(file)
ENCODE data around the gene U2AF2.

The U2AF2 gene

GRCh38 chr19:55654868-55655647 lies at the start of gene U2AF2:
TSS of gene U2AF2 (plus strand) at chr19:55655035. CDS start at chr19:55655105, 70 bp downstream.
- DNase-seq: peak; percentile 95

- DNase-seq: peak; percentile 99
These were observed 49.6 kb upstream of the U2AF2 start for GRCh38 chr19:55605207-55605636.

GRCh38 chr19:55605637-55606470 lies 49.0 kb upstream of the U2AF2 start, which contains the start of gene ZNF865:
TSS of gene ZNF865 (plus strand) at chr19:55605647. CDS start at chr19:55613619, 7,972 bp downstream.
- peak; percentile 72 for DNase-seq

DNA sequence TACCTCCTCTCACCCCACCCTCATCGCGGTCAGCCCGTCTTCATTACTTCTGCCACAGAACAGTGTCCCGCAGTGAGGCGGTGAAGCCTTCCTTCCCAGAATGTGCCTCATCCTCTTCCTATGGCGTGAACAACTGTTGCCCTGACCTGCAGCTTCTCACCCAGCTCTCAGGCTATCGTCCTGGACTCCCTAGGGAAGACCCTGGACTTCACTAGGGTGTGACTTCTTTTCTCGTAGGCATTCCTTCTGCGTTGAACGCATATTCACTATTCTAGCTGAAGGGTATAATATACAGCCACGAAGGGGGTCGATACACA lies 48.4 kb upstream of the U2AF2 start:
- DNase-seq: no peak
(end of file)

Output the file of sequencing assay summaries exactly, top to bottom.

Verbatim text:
ENCODE data around the gene U2AF2.

The U2AF2 gene

GRCh38 chr19:55654868-55655647 lies at the start of gene U2AF2:
TSS of gene U2AF2 (plus strand) at chr19:55655035. CDS start at chr19:55655105, 70 bp downstream.
- DNase-seq: peak; percentile 95

- DNase-seq: peak; percentile 99
These were observed 49.6 kb upstream of the U2AF2 start for GRCh38 chr19:55605207-55605636.

GRCh38 chr19:55605637-55606470 lies 49.0 kb upstream of the U2AF2 start, which contains the start of gene ZNF865:
TSS of gene ZNF865 (plus strand) at chr19:55605647. CDS start at chr19:55613619, 7,972 bp downstream.
- peak; percentile 72 for DNase-seq

DNA sequence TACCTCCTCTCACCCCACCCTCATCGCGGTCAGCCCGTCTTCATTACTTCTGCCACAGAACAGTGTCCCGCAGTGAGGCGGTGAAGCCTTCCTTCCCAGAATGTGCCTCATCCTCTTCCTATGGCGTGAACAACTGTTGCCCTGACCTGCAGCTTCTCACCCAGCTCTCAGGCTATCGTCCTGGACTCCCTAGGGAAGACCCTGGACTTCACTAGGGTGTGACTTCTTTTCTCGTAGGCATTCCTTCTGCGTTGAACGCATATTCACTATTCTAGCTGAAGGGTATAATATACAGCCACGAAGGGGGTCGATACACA lies 48.4 kb upstream of the U2AF2 start:
- DNase-seq: no peak